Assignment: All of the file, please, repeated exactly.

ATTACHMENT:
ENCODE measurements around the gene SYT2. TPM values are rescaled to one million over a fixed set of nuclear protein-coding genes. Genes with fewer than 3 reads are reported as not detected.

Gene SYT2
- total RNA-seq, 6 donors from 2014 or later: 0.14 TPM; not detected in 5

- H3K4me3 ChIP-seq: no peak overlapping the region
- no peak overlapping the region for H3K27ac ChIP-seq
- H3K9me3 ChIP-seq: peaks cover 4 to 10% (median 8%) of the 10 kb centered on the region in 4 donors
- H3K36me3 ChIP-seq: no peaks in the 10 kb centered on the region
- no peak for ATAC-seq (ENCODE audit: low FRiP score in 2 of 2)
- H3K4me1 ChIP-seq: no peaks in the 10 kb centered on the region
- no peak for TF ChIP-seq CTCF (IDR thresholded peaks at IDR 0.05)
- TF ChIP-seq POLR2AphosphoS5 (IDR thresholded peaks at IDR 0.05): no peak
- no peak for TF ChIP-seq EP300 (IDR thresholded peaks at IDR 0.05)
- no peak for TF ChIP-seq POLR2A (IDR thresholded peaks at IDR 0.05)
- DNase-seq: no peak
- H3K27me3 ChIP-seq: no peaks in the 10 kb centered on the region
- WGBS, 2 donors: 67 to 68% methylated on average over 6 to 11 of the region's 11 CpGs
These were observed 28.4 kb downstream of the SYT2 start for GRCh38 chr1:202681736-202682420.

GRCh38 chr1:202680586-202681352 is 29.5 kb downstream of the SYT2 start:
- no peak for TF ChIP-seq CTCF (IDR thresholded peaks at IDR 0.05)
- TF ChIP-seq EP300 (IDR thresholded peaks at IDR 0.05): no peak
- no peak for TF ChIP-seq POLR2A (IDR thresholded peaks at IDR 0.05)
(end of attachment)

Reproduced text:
ENCODE measurements around the gene SYT2. TPM values are rescaled to one million over a fixed set of nuclear protein-coding genes. Genes with fewer than 3 reads are reported as not detected.

Gene SYT2
- total RNA-seq, 6 donors from 2014 or later: 0.14 TPM; not detected in 5

- H3K4me3 ChIP-seq: no peak overlapping the region
- no peak overlapping the region for H3K27ac ChIP-seq
- H3K9me3 ChIP-seq: peaks cover 4 to 10% (median 8%) of the 10 kb centered on the region in 4 donors
- H3K36me3 ChIP-seq: no peaks in the 10 kb centered on the region
- no peak for ATAC-seq (ENCODE audit: low FRiP score in 2 of 2)
- H3K4me1 ChIP-seq: no peaks in the 10 kb centered on the region
- no peak for TF ChIP-seq CTCF (IDR thresholded peaks at IDR 0.05)
- TF ChIP-seq POLR2AphosphoS5 (IDR thresholded peaks at IDR 0.05): no peak
- no peak for TF ChIP-seq EP300 (IDR thresholded peaks at IDR 0.05)
- no peak for TF ChIP-seq POLR2A (IDR thresholded peaks at IDR 0.05)
- DNase-seq: no peak
- H3K27me3 ChIP-seq: no peaks in the 10 kb centered on the region
- WGBS, 2 donors: 67 to 68% methylated on average over 6 to 11 of the region's 11 CpGs
These were observed 28.4 kb downstream of the SYT2 start for GRCh38 chr1:202681736-202682420.

GRCh38 chr1:202680586-202681352 is 29.5 kb downstream of the SYT2 start:
- no peak for TF ChIP-seq CTCF (IDR thresholded peaks at IDR 0.05)
- TF ChIP-seq EP300 (IDR thresholded peaks at IDR 0.05): no peak
- no peak for TF ChIP-seq POLR2A (IDR thresholded peaks at IDR 0.05)